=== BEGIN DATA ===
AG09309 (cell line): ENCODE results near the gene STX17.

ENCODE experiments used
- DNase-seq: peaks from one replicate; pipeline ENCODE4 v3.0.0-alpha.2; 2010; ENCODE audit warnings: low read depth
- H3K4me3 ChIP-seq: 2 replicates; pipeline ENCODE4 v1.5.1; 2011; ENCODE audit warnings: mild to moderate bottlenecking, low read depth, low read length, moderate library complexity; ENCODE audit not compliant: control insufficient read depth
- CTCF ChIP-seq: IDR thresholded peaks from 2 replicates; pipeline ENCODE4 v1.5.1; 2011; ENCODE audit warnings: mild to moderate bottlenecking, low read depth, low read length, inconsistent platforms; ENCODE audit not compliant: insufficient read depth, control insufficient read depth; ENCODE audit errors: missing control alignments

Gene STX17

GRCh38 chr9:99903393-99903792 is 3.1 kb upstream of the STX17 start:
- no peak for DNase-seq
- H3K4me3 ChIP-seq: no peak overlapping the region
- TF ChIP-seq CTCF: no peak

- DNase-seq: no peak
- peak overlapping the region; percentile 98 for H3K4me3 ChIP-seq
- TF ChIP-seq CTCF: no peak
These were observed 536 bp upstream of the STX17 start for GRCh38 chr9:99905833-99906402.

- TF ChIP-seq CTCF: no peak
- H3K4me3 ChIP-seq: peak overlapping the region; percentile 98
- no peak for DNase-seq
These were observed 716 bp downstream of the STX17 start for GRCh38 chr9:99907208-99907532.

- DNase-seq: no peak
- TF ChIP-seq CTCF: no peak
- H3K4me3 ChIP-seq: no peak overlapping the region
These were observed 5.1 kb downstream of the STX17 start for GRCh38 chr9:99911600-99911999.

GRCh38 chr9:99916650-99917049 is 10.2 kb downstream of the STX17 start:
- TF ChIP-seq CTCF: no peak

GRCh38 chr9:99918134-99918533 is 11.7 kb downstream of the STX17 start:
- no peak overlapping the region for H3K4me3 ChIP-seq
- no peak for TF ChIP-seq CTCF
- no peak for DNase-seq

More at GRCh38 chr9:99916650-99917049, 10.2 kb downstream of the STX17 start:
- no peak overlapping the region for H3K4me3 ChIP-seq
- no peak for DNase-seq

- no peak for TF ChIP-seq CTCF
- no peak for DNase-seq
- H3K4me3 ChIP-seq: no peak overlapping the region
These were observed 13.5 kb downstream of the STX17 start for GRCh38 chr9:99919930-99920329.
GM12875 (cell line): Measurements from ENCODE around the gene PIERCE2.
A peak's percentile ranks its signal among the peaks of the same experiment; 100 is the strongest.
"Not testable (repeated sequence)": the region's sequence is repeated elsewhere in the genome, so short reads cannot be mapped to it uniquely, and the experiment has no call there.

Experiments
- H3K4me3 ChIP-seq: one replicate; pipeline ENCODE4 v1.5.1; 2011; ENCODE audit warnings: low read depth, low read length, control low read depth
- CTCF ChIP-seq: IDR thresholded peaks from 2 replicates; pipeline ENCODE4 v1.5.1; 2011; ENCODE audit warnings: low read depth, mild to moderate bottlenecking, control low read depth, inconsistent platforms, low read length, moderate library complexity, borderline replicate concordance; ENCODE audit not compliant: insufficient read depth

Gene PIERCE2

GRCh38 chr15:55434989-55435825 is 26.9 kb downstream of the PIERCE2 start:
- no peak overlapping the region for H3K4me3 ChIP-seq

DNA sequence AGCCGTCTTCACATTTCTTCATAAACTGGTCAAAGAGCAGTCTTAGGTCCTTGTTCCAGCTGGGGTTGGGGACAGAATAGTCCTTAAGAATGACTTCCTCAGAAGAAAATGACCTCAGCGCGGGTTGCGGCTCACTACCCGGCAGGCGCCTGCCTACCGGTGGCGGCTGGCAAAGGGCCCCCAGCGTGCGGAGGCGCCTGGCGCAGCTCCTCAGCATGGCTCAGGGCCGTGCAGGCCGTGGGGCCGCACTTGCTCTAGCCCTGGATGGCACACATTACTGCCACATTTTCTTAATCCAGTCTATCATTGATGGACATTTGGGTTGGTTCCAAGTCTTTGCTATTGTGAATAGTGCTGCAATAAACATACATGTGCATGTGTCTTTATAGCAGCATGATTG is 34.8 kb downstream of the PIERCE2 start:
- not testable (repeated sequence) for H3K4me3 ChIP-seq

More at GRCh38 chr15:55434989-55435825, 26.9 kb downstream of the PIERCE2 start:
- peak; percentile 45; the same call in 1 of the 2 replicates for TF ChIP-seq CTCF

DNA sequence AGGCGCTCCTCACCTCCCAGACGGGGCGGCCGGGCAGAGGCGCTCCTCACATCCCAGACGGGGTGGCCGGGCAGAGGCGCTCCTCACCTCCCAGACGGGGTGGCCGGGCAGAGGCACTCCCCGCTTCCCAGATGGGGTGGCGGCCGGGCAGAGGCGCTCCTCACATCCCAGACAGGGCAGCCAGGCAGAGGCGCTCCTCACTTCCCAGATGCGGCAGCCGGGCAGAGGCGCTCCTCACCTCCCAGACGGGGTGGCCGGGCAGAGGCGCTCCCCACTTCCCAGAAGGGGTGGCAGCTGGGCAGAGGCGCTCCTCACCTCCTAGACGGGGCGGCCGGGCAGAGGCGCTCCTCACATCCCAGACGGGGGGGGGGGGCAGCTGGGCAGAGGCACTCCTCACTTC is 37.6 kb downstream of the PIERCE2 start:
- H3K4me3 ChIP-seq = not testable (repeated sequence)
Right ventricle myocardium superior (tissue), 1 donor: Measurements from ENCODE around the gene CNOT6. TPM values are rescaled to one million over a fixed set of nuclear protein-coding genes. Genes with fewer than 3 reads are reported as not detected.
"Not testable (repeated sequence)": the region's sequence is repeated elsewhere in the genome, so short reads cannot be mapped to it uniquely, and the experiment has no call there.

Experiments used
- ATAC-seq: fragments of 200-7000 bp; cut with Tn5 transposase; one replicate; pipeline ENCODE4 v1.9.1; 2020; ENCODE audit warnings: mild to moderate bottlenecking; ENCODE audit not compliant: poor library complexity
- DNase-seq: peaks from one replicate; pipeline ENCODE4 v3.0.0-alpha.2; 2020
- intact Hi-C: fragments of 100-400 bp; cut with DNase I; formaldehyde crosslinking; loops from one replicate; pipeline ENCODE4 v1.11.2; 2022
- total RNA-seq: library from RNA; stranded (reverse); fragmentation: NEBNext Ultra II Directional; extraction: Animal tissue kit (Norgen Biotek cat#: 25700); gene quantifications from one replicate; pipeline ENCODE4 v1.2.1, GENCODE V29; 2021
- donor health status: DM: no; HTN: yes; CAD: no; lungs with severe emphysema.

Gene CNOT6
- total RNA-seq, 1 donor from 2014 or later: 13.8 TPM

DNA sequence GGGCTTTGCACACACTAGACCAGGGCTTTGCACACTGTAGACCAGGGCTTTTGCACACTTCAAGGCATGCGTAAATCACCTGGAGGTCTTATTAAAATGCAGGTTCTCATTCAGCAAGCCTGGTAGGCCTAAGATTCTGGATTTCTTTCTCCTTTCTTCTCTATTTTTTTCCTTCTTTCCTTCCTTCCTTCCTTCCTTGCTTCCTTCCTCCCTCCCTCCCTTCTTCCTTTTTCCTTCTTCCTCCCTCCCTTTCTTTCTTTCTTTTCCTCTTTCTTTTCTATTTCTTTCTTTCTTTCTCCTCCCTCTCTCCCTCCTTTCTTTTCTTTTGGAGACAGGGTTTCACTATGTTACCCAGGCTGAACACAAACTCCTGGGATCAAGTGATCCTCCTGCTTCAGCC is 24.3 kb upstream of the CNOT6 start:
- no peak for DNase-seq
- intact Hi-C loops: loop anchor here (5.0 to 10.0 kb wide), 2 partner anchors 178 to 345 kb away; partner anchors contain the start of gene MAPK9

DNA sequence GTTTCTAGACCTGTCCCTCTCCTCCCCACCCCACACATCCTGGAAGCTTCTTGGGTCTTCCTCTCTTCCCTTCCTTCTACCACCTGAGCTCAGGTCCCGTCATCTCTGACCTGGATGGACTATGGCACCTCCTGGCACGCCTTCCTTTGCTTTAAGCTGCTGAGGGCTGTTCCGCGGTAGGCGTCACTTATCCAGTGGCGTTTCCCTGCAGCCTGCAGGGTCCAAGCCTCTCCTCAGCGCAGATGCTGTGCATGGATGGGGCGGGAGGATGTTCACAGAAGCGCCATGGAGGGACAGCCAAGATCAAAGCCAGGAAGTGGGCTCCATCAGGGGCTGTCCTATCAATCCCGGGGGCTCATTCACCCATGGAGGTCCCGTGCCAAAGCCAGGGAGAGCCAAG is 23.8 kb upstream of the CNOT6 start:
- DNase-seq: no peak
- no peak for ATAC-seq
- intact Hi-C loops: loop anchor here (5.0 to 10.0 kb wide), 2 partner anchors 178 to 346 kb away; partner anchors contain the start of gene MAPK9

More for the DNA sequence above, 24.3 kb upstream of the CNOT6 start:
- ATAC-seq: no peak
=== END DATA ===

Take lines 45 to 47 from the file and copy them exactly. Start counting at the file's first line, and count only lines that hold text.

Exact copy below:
DNA sequence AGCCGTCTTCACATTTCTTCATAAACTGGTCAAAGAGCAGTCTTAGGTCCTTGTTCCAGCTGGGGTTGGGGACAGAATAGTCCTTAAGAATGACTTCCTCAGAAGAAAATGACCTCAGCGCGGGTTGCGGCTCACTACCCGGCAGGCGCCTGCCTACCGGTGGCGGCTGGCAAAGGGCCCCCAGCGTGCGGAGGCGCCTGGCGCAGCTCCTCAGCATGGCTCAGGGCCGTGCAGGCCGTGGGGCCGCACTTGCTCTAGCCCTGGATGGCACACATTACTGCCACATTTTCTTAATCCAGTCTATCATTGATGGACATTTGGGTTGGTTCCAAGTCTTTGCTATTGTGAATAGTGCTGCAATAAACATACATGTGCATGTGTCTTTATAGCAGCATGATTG is 34.8 kb downstream of the PIERCE2 start:
- not testable (repeated sequence) for H3K4me3 ChIP-seq

More at GRCh38 chr15:55434989-55435825, 26.9 kb downstream of the PIERCE2 start: